Foster Care Review Board honors attorney, professor, judge

Three members of the State Bar were announced Thursday as recipients of the Foster Care Review Board’s 2011 Child Welfare Awards.

Department of Human Services Director Maura D. Corrigan presented the awards at the FCRB’s annual conference in Southfield.

Cheboygan attorney Donna Hansel received Lawyer-Guardian Ad Litem of the Year Award. Besides having represented children in foster care for eight years, she also is a licensed foster parent, having fostered more than 50 children.

Hansel’s nominator, Judge Robert John Butts of the Cheboygan County Probate Court, noted her “exceptional representation” of children, including efforts she made to find a permanent home for three young children whose parents died in a boating accident.

University of Michigan Law School Professor Vivek Sankaran was named Parent Attorney of the Year. He directs the Child Advocacy Clinic at the University of Michigan Law School, and also founded the Detroit Center for Family Advocacy.

And, Judge Leslie Kim Smith of Wayne County Circuit Court received the Jurist of the Year Award for her work as a family court judge. The FCRB cited the 24-year judge’s creation of an expedited reunification docket and parent orientation project, which helps increase the number of children reunified with their parents and reduce the time children spend in foster care.

Created by the Michigan Legislature in 1981, the FCRB serves as a statewide system of third-party review of the foster care system. It’s administered by the State Court Administrative Office, and is comprised of citizen volunteers who serve on one of 30 local review boards throughout the state.

Foster Care Review Board looking for a few good judges, attorneys

The Foster Care Review Board is seeking nominations for its annual Child Welfare Awards, which honor judges, lawyers, foster care workers, and foster parents for exemplary service to children in Michigan’s foster care system.

“The awards recognize those who protect, care for, and advocate for foster care children and their parents,” said James Novell, FCRB program manager. “These people have tremendous responsibilities, yet receive little, if any, recognition. The Child Welfare Awards were established to honor them and call attention to their difficult and demanding work.”

Categories include Jurist of the Year (judges and referees); Foster Care Worker of the Year, LGAL of the Year (lawyer guardians ad litem); Foster Parent of the Year; and Parent Attorney of the Year.

Deadline is Sept 15. Award recipients will be recognized at the Nov. 10 FCRB annual training conference. Nomination forms can be found at http://www.courts.michigan.gov/scao/services/fcrb/fcrb.htm.

The FCRB provides a third-party review of the foster care system, and is administered by the State Court Administrative Office.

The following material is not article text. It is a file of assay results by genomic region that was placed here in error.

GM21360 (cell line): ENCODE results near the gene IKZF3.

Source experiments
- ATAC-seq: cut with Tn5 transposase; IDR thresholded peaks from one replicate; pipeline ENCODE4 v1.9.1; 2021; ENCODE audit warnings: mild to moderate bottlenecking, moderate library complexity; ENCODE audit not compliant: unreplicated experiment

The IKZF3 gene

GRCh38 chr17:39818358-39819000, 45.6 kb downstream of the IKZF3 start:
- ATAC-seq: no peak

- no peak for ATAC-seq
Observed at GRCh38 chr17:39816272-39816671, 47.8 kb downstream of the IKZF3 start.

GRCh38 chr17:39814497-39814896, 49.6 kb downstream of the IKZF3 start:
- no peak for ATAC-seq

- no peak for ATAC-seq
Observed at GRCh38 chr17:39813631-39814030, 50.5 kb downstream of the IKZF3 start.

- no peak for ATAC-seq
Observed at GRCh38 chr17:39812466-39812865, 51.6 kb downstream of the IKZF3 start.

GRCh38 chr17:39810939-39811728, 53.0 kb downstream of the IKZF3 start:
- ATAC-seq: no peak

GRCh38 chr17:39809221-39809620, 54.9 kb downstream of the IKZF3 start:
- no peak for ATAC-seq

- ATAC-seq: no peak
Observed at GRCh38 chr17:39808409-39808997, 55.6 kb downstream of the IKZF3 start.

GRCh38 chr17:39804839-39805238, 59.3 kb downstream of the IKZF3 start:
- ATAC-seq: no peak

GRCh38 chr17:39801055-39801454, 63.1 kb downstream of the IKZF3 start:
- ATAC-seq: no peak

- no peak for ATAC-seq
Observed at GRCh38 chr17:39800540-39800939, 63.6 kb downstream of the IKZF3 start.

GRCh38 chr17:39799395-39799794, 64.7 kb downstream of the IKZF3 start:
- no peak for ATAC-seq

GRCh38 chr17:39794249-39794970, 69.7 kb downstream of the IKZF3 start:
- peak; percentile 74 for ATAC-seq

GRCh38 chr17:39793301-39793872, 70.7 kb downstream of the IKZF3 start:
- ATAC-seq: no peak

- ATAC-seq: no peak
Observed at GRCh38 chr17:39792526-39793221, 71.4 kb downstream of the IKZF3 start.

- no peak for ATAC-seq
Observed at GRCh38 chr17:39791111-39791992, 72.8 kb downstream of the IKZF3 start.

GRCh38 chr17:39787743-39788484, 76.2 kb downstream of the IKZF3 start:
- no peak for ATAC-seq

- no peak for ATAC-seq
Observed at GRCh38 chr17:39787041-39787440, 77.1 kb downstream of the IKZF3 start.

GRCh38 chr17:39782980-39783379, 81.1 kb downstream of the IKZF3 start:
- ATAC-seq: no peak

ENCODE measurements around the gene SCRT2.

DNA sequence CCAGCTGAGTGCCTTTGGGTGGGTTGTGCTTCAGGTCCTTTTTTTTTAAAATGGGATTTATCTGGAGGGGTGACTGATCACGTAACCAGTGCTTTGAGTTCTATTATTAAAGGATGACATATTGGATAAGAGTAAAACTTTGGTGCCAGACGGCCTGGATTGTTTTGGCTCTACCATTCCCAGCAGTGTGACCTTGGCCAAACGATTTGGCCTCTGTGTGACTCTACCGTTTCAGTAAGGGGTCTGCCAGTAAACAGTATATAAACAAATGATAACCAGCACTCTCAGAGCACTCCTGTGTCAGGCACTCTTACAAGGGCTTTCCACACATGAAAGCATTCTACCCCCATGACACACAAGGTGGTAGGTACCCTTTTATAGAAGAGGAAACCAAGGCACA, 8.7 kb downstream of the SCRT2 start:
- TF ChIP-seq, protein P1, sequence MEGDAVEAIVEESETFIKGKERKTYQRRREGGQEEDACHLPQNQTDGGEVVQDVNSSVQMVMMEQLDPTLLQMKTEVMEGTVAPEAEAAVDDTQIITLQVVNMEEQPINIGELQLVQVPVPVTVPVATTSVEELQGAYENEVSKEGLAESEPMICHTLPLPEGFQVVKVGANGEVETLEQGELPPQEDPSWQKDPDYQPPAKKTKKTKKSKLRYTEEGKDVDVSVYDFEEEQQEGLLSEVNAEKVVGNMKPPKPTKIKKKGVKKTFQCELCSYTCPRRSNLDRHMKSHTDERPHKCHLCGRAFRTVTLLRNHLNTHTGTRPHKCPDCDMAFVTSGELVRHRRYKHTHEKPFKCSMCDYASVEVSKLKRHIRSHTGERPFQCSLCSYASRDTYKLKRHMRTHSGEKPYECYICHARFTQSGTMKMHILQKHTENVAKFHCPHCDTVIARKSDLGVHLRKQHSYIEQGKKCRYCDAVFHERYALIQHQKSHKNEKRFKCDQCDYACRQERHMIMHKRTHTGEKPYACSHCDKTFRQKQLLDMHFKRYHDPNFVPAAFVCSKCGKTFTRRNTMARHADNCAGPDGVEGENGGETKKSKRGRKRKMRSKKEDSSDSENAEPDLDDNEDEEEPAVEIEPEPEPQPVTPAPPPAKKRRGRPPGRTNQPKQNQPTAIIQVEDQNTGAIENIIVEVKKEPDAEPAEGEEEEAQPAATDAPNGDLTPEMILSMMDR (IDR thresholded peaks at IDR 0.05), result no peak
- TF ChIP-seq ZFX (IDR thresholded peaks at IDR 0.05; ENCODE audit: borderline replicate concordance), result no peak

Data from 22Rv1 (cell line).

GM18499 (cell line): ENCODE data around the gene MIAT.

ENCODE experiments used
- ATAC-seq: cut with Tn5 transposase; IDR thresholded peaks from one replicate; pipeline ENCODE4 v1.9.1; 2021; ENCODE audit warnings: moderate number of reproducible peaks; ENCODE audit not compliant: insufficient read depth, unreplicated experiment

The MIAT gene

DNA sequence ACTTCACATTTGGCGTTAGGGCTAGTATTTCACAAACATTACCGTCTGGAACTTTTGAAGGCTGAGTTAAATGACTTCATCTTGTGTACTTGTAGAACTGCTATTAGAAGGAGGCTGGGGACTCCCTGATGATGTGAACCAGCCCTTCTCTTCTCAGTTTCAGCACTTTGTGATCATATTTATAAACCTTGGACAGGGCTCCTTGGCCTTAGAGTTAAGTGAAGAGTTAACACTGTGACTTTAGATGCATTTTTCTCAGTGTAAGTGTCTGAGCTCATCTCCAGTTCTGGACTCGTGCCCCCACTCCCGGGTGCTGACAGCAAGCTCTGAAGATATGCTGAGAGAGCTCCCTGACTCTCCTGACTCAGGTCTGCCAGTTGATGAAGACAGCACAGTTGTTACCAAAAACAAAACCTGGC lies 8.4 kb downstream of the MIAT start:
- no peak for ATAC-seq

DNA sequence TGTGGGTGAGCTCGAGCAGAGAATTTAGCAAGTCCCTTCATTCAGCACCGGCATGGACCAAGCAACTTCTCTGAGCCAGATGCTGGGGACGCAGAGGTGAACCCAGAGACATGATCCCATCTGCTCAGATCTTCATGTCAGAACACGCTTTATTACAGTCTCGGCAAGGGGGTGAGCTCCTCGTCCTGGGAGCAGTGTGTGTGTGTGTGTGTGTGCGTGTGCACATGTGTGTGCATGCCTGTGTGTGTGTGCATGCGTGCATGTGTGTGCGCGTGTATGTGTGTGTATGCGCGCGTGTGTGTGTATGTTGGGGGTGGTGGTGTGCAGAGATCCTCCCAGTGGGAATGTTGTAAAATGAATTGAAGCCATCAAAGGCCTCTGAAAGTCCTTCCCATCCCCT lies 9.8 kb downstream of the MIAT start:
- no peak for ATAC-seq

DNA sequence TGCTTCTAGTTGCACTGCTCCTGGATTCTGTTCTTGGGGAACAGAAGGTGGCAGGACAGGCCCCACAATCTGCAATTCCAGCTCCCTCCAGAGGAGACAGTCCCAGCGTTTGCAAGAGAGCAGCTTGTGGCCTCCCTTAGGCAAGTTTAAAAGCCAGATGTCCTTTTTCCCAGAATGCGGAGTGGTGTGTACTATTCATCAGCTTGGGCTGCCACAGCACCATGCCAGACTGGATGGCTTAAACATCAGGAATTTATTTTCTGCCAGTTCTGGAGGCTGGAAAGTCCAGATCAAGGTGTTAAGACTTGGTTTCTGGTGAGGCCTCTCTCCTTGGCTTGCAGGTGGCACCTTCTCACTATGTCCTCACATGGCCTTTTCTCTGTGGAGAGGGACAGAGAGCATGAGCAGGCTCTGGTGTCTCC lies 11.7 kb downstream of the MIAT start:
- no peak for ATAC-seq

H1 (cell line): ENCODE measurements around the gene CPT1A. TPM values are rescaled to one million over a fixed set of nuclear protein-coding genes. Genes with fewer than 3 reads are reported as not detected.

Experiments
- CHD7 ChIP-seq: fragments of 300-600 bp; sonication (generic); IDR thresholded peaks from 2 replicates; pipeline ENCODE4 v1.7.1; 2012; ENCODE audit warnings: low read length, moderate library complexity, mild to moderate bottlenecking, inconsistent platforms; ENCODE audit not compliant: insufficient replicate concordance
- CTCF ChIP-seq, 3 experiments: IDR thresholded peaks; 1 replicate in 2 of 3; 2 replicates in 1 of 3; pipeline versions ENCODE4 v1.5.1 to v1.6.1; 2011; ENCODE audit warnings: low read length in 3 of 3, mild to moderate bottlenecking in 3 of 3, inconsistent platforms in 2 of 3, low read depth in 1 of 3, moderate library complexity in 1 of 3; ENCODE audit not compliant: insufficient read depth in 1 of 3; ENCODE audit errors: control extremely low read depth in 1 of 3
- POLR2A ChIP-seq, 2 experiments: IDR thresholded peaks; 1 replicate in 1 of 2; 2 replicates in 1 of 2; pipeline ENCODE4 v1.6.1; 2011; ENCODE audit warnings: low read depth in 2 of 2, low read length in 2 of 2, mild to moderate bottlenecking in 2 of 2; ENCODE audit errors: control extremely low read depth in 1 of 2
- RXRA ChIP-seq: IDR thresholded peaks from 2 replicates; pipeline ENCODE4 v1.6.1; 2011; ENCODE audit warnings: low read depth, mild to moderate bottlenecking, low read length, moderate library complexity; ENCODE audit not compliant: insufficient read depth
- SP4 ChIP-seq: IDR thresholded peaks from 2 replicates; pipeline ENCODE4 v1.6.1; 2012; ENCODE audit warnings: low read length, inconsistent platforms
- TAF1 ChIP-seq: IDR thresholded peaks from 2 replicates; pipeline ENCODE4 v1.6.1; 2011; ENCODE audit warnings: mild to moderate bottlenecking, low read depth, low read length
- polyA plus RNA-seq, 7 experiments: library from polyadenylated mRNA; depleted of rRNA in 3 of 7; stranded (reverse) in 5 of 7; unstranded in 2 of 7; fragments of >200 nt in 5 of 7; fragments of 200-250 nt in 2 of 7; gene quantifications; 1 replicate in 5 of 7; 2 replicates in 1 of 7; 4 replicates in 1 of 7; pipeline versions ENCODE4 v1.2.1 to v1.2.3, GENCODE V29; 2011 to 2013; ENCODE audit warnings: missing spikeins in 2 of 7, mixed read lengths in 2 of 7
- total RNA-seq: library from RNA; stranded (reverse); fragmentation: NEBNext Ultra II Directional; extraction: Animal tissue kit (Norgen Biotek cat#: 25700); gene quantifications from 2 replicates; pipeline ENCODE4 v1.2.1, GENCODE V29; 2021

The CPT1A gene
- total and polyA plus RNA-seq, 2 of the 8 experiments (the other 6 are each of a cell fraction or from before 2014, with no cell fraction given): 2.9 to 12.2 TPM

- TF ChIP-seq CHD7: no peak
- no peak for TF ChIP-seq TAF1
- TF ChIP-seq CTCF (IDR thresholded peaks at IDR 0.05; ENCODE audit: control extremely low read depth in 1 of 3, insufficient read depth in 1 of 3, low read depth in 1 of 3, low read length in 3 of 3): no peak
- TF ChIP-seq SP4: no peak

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Appellate courts announce holiday hours

The Michigan Supreme Court, the Court of Appeals and the State Court Administrative office have posted holiday schedules. The Court of Appeals has a slightly different schedule from the MSC and SCAO due to scheduled furlough days.

Michigan Supreme Court and SCAO
Closed Wednesday, December 24
Closed Thursday, December 25
Open Friday, December 26
Open Monday, December 29
Open Tuesday, December 30
Closed Wednesday, December 31
Closed Thursday, January 1
Open Friday, January 2

Michigan Court of Appeals
Closed Wednesday, December 24
Closed Thursday, December 25
Closed Friday, December 26
Open Monday, December 29
Open Tuesday, December 30
Closed Wednesday, December 31
Closed Thursday, January 1
Closed Friday, January 2

Upper Peninsula judge suspended for docket delay

The Michigan Supreme Court has suspended 41st Circuit Court Judge Mary B. Barglind for 30 days without pay for her self-admitted delays in deciding cases and failure to report the delayed cases to the State Court Administrative Office.

From the MSC’s order:

With no justifiable reason, respondent engaged in a pattern of delay in rendering decisions in matters submitted to her for review. In some instances, the delays exceeded two years. Respondent failed to respond over a several month period to numerous inquiries made by the State Court Administrative Office Regional Director regarding the status of various matters. On several occasions, respondent failed to report, as required by MCR 8.107, all matters which remained undecided for more than four months from the date submitted to respondent. After a January 2007 implementation plan was put in place, respondent failed to report all undecided matters to the State Court Administrative Office. Respondent’s failure to promptly dispatch her judicial duties constituted misconduct on the bench that was prejudicial to the administration of justice.

In ordering the suspension, the court referenced the Judicial Tenure Commission’s decision and recommendation of discipline, noting that Barglind consented to both the JTC’s fact-finding and recommended 30-day suspension without pay.

The JTC examined a dozen of Barglind’s cases and declared:

The standards of judicial conduct make clear that an important component of justice is the prompt dispatch of judicial duties. Through her unjustified delay and failure to cooperate with the SCAO, Respondent has failed in these responsibilities.

The commission concluded that Barglind committed judicial misconduct but the delays were not “premeditated or deliberate.” Barglind’s conduct was “more in the nature of neglect,” the JTC said.

The 41st Circuit includes Dickinson, Iron and Menominee counties in the Upper Peninsula.